The Shape of Things to Come

How navigating new workflows and challenges spurred fresh ideas for a global campaign.

The Shape of Things to Come is a global marketing campaign Square made over October 2020 to January 2021. It’s about what happens next. It’s about creating a sense of hope, reminding our audiences that in uncertainty there’s always potential and always a way forward. Throughout the process of building a global campaign remotely, we had to remind ourselves of some of those same things.

Like the entire creative community, we had to find new ways of navigating concepting and production to create something true to our vision. In the process, our script became something of a guide for us.

When you run a business you run with unknowns.

There were no shortages of unknowns when we kicked off in October 2020. How do we organize a working team across three time zones? How do we keep the set as safe as possible? How do we see what those on set are seeing?

What set us up for success was a practice of far-reaching collaboration. From the jump, we formed teams with people from all over Square to pitch campaign directions. People’s fresh ideas all factored in, galvanizing our concept, and ultimately making it more meaningful.

The team also had to consider those unknowns while keeping safety the top priority. Not only did we need to give creative direction, we also needed backups — backup crew, talent, wardrobe, locations, music, everything. We kept the crew small, made sure everyone was tested for COVID-19, and had the talent wear masks until it came time to shoot. Still, producers and project managers planned as though anything that could fall through would. And, in fact, we did end up using that backup wardrobe.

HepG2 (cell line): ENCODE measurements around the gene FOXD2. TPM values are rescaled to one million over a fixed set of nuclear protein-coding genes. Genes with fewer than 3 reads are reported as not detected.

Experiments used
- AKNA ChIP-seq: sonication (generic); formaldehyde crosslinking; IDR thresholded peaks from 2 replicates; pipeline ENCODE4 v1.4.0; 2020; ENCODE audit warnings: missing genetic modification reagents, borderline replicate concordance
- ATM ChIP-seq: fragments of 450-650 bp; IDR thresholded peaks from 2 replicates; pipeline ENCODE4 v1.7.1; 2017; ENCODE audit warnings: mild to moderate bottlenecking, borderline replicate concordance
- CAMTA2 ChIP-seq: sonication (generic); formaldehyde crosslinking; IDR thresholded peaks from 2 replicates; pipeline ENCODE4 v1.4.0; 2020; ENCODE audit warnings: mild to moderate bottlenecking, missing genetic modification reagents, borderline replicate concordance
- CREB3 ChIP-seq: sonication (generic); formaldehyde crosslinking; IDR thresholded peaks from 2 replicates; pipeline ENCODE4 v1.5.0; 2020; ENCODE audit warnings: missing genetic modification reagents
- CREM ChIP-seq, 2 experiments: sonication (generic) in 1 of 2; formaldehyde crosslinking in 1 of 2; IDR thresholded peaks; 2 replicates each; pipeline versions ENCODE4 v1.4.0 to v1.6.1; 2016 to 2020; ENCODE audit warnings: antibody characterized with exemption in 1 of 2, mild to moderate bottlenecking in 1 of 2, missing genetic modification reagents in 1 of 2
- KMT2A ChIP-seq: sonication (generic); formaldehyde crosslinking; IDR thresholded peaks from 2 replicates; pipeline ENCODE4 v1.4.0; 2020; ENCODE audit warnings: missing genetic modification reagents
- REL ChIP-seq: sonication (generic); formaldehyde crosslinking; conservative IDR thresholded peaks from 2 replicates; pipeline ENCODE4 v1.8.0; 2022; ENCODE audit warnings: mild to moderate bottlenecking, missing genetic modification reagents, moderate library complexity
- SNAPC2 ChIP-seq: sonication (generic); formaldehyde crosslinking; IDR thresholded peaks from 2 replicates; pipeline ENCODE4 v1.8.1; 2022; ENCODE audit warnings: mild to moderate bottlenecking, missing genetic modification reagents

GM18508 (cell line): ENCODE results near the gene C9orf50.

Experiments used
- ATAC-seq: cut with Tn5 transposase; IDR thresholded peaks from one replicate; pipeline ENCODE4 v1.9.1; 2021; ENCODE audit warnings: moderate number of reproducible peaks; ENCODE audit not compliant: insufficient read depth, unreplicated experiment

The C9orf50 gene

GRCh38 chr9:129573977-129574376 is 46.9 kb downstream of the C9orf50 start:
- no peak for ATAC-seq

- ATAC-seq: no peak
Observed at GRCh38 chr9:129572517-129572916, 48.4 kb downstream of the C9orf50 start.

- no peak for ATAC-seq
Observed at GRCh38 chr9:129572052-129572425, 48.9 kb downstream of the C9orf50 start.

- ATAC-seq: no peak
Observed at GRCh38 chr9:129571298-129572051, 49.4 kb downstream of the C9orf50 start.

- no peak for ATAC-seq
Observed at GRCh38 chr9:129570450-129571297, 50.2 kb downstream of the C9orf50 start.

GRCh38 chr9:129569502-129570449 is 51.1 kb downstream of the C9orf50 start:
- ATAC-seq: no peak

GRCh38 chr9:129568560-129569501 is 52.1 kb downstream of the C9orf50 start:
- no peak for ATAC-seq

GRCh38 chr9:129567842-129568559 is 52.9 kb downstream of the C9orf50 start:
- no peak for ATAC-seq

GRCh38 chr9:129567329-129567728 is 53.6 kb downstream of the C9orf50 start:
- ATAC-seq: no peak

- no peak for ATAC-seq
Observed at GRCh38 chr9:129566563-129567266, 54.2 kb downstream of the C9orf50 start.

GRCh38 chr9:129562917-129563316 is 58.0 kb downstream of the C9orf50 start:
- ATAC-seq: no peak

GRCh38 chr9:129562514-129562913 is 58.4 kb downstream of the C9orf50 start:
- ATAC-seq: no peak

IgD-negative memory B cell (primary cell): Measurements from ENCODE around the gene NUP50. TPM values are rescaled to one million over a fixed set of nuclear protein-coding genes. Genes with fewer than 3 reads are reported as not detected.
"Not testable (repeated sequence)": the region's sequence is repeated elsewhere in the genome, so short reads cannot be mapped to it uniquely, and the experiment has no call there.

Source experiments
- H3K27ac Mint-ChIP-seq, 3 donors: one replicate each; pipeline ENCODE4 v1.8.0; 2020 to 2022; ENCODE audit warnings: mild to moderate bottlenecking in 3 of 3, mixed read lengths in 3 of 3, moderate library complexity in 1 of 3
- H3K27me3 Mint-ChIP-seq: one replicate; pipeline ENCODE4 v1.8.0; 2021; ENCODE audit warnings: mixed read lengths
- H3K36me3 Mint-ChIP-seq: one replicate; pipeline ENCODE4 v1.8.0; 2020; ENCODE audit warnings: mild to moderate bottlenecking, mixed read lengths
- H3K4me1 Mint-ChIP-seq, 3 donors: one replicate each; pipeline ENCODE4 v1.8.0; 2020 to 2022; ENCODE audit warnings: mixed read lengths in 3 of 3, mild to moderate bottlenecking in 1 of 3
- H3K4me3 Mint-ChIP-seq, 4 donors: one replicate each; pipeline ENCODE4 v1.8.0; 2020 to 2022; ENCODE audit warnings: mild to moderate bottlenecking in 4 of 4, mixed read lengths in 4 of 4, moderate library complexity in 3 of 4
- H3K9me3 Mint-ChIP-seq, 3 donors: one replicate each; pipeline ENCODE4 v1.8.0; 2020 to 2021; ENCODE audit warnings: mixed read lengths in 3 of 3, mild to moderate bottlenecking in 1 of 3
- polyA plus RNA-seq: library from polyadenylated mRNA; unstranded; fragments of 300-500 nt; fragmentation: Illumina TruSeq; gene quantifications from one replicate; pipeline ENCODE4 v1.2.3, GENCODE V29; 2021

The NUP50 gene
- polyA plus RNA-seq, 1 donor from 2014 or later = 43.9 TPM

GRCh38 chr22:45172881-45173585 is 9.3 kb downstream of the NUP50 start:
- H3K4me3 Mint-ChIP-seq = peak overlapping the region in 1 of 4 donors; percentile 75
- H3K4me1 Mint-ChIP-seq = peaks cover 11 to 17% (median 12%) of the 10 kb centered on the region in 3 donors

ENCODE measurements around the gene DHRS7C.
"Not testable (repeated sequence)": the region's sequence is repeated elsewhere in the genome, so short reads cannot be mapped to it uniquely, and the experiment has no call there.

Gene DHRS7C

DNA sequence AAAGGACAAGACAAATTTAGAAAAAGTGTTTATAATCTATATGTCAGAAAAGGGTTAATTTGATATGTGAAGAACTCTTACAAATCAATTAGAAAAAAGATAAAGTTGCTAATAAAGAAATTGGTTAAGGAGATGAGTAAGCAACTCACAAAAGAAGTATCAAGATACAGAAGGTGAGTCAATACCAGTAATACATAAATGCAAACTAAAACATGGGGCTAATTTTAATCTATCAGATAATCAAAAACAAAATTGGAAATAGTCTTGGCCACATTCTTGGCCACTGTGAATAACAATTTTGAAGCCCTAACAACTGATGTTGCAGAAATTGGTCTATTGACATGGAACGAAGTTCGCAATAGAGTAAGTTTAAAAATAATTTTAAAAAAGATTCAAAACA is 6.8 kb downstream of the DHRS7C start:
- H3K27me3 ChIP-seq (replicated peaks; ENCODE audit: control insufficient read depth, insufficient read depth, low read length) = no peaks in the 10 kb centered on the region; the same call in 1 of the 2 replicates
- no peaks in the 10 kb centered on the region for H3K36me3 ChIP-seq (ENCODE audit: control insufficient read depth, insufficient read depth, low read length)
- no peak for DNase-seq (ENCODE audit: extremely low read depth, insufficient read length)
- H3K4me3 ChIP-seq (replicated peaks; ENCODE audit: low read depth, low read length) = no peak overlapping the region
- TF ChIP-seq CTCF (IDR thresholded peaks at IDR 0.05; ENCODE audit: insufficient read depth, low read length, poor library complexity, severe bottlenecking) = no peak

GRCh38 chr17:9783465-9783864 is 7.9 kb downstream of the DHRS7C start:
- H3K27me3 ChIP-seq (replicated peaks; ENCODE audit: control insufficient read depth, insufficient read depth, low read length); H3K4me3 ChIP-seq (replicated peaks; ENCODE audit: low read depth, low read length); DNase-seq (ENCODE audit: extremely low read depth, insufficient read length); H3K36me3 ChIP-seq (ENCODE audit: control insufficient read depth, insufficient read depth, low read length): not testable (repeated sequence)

A glimpse through the camera, using copy overlays to compose the shot

With our creative mapped out and contingency plans in place, we were prepared. But that didn’t mean virtual production wouldn’t take some getting used to, or that we wouldn’t have to make some calls on the fly.

You run with split-second decisions and plans you make up along the way

No matter what, production is time-sensitive. You only have a certain amount of hours with crew and talent, you have to work with changing light, and you have to set up every shot perfectly. You can think of everything, but you still only have a few takes to nail it before you have to start setting up the next shot. Having the big picture helped us here — we just had to build it.

The production crew setting up a shot in our furniture factory set

When shooting for global audiences, too, the smallest details are critical. We had to be sure we were building a world that people in the UK, Australia, Canada, and the U.S. could see themselves in. In our restaurant, we set tables to portray each locale. We mirrored shots to put our car on the left side of the road. At our Los Angeles landscaping location, we were careful not to let palm trees steal shots. But while zeroing in, we had to keep an eye on how everything felt as a whole.

You run with false starts, fresh starts, and starts you never thought possible.

Sometimes a fresh look is just what you need. While creating our home office set, something we’ve long wanted to shoot properly, we were striking out with the home locations we scouted. What finally worked was a little side office in the furniture factory where we were shooting for another scene. With some hanging plants, some custom-made posters, desktops, and a cameo from Reece the dog, we made it a home. Seeing things from a new perspective saved us time and trouble. And, most importantly, it helped us get the shot.

Composing the shot in our home office set